Ethernet in the First Mile (EFM), also known as IEEE 802.3ah, is defined as a collection of protocols specified in IEEE 802.3, defining the Ethernet in the access networks, i.e. first or last mile.
The first mile (also called the last mile, the subscriber access network, or the local loop), is the link between the end user and the public network. On a typical LAN setting DSL and cable modems operate at a modest 5-10% of the LAN setup’s total capacity which causes application bottlenecks. Bottlenecks happen even with E1 lines, at speeds of 1.5 Mbps. Though E1 lines are faster they are expensive.
Ethernet in the first mile (EFM)
can overcome this, using existing physical infrastructure whether it is ordinary telephone lines or dark fibre links. This technique is claimed to be the new highly resilient copper based Ethernet service, with the ability to transfer high bandwidth data at up to 10 Mbps speeds into users’ premises without the need for any end-to-end fibre leased lines.
An important aspect of the EFM is that it does not offer any improvement over nor replace existing equipment but it is just a set of additional specifications that will enable users to run Ethernet protocol over previously unsupported media, such as single pairs of telephone wiring and single strands of single-mode fibre (SMF). It is more suited for subscriber access networks – networks that connect subscribers to their respective service providers.
The access network in many areas is made up of copper cable based point to point connections and EFM can easily blend with the copper infrastructure because EFM mixes new technology with ‘old world’ copper in the first mile. As a network access technology, Ethernet offers a long list of quantitative and qualitative advantages over legacy first mile technologies.
With Ethernet there is only one interface required and unlike traditional E1, E3 and STM-1 interfaces, Ethernet significantly brings down the need to keep interfaces in stock and train technicians to install and maintain them. This means that companies can save on their expenditure by adopting Ethernet. Ethernet offers true un-contended, symmetric and guaranteed bandwidth that is easy to run QoS (Quality of Service) over.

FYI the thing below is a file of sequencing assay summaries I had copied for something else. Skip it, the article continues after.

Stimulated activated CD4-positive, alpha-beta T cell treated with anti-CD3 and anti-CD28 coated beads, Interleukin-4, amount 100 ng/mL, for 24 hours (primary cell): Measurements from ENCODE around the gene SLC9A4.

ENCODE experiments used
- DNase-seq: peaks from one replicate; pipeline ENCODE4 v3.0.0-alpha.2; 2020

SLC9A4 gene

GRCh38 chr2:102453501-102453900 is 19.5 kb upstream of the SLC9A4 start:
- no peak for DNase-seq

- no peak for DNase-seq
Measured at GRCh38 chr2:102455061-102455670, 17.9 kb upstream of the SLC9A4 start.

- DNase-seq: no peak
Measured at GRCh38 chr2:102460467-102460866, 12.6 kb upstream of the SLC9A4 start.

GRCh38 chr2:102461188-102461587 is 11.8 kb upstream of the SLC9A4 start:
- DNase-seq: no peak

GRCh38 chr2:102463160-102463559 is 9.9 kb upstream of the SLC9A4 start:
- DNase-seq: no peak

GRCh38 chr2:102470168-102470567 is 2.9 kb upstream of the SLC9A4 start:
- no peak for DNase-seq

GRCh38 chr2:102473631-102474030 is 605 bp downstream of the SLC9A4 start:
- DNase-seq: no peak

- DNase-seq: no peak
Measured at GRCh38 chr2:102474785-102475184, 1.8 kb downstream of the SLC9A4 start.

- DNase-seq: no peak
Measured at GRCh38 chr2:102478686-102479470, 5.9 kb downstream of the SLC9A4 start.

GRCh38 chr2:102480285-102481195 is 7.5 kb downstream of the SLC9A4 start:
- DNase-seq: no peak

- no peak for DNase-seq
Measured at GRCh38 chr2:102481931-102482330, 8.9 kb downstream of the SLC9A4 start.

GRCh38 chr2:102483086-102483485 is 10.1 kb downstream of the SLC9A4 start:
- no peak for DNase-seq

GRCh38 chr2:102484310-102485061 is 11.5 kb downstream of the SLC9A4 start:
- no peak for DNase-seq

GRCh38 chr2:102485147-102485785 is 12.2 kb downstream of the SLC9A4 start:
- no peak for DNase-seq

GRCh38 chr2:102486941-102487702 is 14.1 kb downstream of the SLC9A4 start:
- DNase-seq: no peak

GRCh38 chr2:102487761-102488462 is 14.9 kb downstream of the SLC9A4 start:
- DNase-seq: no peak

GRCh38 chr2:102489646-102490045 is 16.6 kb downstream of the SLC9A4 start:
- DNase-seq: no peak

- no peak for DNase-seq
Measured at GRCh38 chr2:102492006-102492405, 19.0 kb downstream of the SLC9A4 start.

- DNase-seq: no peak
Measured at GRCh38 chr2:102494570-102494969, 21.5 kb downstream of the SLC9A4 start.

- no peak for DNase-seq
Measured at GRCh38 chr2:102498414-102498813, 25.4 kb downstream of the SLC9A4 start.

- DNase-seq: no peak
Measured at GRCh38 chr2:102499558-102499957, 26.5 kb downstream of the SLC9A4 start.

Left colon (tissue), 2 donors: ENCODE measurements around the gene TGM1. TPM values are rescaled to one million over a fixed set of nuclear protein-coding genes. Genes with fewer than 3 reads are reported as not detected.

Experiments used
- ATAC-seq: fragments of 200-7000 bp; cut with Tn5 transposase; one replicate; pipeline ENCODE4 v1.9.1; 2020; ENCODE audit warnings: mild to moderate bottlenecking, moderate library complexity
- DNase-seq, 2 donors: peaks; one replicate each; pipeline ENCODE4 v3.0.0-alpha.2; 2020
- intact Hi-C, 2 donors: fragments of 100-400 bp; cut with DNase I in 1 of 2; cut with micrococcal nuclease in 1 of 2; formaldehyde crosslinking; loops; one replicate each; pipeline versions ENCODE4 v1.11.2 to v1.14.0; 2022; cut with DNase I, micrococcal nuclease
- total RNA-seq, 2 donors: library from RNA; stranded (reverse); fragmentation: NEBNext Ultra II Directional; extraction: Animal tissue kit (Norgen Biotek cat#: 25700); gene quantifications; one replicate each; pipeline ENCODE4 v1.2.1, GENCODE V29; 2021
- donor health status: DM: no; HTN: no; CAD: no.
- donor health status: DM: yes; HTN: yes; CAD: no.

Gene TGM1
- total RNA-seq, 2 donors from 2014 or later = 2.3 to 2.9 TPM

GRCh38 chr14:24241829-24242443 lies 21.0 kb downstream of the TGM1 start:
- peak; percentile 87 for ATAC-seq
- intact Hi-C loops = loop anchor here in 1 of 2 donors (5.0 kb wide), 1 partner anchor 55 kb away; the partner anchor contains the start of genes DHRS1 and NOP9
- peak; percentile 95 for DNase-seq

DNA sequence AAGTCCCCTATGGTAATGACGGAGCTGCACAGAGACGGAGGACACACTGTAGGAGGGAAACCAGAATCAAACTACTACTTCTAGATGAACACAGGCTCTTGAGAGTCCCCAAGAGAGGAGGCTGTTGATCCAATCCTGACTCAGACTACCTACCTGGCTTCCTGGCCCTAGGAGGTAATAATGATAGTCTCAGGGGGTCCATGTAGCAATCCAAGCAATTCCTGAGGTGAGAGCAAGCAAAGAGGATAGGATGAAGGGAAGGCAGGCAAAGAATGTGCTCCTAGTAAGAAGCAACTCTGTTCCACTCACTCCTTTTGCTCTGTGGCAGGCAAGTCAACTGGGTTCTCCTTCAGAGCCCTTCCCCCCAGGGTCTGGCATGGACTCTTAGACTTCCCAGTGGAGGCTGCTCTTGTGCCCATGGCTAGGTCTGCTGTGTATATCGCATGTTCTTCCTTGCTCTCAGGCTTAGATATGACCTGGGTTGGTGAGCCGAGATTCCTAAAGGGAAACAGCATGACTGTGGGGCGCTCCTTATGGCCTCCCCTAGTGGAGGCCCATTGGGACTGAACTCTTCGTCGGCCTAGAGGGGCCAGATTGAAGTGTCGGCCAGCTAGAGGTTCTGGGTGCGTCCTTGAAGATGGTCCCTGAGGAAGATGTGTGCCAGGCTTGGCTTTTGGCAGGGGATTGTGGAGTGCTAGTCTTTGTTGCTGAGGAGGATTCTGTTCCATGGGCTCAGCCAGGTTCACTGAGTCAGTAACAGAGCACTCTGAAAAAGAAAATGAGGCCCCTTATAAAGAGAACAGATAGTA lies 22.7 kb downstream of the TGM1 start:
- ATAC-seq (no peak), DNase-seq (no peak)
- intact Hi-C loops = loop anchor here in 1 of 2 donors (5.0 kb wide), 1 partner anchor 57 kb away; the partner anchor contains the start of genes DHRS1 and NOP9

On the other hand with leased lines the installation lead-in times, cost of installation and the maintenance and access fees imposed upon the line subscriber often make it unaffordable to small businesses.
Ethernet in the First Mile requires dedicated copper pairs and multiple pairs can be bonded together to realise more bandwidth. Theoretically speeds up to 100Mbit/s can be reached with this type of bonding and in UK there are providers who offer speeds up to 40Mbits/s by making use of the copper pairing technique.
One downside of this is the availability of bandwidth is inversely proportional to the distance of the access network. If the end user is located far away from the public network then there will be a decrease in the amount of bandwidth available to the end user. As EFM is delivered over normal Metallic Path Facility (MPF) copper pairs, in the event of fault users can expect the same kind of service levels to that of a DSL line. Also studies have indicated that there are only less exchanges available that support EFM services and that amount is nowhere near to traditional leased lines and private circuits. Users can realise the full potential of the EFM only when connected to an enabled exchange.
Also EFM is more suited for speed ranges between 10Mbit/s - 20Mbit/s. But if a company is looking for higher capacities and mission critical SLAs then traditional private circuits will still be the optimal choice for them.
The disadvantages of EFM arise largely due to the fact that it is a new technology and in the near future users can expect newer equipment and enhanced protocols that aim to minimise these setbacks. But it can be stated that EFM point-to-point technologies are very similar to existing Ethernet, and its layout of connected devices provides advantageous and cost-effective opportunities for replacing expensive E1 and E3 links.